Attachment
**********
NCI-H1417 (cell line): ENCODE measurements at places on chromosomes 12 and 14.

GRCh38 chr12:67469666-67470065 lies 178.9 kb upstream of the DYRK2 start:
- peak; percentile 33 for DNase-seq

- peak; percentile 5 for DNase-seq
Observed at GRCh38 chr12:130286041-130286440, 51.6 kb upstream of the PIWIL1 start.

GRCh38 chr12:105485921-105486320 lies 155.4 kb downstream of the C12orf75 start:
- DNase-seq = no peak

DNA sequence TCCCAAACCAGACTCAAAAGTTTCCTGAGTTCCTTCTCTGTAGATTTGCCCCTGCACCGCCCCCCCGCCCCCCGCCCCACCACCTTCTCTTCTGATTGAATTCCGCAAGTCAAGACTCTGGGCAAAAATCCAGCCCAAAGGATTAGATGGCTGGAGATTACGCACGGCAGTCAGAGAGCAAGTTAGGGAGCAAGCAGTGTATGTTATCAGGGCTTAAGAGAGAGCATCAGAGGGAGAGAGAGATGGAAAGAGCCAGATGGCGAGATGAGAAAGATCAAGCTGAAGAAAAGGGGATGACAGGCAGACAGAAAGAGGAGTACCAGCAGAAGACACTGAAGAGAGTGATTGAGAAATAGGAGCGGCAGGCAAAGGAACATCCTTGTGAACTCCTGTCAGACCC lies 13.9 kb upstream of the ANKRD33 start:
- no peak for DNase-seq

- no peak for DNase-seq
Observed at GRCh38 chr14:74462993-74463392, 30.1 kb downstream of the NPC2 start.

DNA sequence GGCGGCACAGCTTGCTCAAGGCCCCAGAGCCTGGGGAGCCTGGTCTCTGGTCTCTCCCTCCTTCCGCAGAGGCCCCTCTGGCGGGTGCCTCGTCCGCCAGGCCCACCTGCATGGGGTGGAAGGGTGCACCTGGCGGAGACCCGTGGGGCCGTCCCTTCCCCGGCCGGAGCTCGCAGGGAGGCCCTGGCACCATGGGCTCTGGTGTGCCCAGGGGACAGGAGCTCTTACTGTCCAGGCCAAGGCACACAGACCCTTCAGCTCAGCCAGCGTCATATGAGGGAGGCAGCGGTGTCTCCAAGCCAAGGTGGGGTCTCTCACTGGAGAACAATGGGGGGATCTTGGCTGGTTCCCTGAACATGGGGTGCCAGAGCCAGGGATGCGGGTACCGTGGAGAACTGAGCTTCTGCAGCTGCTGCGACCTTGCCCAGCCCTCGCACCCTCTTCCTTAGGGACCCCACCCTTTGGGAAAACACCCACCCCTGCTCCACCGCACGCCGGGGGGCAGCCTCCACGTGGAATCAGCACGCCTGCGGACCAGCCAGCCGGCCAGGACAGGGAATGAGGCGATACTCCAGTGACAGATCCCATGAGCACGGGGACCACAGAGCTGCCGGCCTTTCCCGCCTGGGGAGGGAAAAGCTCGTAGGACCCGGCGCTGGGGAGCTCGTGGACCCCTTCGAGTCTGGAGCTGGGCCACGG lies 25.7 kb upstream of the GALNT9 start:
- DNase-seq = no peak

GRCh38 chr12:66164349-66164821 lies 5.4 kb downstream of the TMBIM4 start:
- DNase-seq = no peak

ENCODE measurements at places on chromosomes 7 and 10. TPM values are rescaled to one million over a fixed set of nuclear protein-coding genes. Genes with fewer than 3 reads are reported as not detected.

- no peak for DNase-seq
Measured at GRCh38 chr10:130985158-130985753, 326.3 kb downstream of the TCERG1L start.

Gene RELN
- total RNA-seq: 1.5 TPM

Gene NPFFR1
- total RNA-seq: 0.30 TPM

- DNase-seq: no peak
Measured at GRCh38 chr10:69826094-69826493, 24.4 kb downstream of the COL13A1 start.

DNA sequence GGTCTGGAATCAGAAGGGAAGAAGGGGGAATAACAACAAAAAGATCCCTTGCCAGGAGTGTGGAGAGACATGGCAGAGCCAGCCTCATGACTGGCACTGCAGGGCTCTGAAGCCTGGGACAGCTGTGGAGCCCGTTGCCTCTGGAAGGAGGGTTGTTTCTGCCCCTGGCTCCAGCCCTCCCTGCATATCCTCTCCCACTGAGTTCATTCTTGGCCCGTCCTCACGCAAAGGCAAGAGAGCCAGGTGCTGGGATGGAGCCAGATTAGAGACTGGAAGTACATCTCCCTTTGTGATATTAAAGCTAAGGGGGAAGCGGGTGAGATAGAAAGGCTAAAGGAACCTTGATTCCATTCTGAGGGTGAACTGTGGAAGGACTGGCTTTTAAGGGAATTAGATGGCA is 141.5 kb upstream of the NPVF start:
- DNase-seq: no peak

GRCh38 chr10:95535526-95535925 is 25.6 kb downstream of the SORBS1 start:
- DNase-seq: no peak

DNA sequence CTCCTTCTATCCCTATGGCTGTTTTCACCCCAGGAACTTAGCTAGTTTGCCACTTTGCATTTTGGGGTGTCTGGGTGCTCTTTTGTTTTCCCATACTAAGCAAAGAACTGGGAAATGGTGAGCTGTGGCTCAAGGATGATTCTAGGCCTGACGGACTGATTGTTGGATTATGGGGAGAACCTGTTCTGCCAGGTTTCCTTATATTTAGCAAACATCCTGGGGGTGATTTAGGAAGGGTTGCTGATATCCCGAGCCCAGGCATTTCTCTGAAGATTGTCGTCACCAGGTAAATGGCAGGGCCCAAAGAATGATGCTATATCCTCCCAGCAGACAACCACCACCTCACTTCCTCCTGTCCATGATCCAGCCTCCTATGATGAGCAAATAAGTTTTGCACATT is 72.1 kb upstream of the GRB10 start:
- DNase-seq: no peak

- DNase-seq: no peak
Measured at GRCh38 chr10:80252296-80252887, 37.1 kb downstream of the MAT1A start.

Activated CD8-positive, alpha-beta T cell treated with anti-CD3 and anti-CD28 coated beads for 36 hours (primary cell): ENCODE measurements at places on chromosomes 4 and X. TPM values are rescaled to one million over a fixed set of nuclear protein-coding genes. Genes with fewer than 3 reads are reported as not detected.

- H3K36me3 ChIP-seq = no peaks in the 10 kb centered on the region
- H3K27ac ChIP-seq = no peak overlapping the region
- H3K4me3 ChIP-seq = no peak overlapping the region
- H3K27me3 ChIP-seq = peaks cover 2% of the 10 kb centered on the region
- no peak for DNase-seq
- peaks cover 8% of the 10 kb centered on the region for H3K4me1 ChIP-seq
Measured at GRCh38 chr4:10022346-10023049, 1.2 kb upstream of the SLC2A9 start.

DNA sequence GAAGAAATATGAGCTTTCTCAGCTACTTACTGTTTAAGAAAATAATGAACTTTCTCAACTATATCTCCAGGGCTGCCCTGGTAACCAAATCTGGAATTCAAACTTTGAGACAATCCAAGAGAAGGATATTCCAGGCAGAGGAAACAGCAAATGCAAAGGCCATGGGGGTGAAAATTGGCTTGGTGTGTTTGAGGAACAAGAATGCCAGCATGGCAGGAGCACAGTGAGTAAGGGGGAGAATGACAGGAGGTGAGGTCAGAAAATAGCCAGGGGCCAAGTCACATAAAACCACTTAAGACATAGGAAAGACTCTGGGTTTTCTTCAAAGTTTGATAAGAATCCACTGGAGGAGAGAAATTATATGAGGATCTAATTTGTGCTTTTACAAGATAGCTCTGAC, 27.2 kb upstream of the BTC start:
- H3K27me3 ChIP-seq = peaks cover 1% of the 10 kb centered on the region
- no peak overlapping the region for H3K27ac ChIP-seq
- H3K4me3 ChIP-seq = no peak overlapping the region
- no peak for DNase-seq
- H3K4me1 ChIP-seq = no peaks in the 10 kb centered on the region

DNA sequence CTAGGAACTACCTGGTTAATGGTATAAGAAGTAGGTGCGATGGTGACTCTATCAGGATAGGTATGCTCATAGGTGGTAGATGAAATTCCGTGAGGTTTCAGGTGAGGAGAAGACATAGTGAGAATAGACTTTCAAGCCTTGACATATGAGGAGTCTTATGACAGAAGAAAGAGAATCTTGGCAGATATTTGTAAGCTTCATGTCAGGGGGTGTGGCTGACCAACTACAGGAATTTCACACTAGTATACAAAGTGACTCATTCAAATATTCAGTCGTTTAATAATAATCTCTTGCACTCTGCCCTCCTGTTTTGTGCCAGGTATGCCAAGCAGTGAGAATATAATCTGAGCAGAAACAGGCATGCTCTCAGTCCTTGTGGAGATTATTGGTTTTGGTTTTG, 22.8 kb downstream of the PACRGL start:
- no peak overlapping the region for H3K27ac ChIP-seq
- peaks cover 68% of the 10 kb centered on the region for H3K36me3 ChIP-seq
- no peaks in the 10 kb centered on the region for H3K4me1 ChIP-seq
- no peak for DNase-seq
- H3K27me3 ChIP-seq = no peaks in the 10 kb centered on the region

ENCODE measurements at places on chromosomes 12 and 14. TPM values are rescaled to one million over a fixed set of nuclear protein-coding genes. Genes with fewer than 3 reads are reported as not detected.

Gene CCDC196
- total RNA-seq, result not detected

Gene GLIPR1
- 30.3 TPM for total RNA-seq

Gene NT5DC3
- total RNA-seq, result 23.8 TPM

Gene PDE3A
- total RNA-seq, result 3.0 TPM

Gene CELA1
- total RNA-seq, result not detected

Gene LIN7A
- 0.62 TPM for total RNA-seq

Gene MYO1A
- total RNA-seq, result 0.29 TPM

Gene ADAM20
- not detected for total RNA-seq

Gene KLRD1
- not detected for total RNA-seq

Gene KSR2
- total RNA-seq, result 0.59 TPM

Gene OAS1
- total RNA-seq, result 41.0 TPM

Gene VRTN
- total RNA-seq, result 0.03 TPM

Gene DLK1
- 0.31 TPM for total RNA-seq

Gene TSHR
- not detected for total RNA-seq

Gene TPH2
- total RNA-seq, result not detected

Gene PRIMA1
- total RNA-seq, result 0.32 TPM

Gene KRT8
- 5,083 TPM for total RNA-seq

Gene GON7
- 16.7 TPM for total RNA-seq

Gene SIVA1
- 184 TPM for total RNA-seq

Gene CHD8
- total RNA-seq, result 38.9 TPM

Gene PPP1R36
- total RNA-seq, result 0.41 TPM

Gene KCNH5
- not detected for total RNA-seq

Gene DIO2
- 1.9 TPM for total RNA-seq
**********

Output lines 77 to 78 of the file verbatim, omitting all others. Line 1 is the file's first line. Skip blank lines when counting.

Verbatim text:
- total RNA-seq, result 0.03 TPM

Gene DLK1